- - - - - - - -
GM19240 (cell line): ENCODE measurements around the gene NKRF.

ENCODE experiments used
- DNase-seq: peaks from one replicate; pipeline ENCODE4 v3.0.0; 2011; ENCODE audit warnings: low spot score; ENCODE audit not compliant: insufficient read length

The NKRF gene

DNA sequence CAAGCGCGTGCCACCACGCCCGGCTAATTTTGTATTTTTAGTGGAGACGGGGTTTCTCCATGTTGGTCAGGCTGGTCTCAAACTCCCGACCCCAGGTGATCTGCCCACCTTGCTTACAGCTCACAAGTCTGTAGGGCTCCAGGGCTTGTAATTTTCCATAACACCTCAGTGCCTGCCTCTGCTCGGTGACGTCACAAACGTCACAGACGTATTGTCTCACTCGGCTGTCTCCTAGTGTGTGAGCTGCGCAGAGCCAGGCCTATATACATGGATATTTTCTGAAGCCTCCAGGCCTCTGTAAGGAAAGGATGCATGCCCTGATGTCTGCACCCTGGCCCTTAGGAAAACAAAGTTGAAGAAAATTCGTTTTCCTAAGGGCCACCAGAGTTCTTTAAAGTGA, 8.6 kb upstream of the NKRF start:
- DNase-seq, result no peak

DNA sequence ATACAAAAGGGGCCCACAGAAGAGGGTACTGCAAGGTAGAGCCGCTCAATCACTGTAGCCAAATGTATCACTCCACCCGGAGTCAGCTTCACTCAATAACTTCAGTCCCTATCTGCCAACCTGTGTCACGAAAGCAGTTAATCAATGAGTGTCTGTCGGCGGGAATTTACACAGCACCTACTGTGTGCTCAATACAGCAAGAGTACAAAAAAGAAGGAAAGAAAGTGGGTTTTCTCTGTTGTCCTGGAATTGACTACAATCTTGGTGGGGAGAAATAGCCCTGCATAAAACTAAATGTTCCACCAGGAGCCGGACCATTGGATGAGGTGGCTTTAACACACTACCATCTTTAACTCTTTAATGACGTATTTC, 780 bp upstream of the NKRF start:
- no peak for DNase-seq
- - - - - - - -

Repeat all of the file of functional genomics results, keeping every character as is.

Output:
GM19240 (cell line): ENCODE measurements around the gene NKRF.

ENCODE experiments used
- DNase-seq: peaks from one replicate; pipeline ENCODE4 v3.0.0; 2011; ENCODE audit warnings: low spot score; ENCODE audit not compliant: insufficient read length

The NKRF gene

DNA sequence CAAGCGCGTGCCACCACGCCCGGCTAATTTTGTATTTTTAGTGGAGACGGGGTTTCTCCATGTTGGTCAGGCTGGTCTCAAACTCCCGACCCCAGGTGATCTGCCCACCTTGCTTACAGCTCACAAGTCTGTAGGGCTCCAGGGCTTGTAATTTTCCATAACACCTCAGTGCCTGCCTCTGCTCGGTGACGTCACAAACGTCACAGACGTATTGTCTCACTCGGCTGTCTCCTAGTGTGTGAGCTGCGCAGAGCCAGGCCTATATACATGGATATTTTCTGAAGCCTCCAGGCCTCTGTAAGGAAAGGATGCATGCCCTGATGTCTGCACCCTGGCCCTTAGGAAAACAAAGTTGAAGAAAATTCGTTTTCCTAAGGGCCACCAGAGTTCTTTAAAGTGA, 8.6 kb upstream of the NKRF start:
- DNase-seq, result no peak

DNA sequence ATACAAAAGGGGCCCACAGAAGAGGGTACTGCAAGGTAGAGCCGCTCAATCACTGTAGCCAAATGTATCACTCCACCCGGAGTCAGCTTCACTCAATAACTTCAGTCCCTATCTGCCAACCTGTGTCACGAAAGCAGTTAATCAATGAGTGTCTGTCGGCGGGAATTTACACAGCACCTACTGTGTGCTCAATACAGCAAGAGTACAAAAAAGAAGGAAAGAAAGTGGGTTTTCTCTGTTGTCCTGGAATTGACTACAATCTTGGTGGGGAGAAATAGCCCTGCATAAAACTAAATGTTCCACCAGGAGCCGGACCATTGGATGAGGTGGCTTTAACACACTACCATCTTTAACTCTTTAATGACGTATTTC, 780 bp upstream of the NKRF start:
- no peak for DNase-seq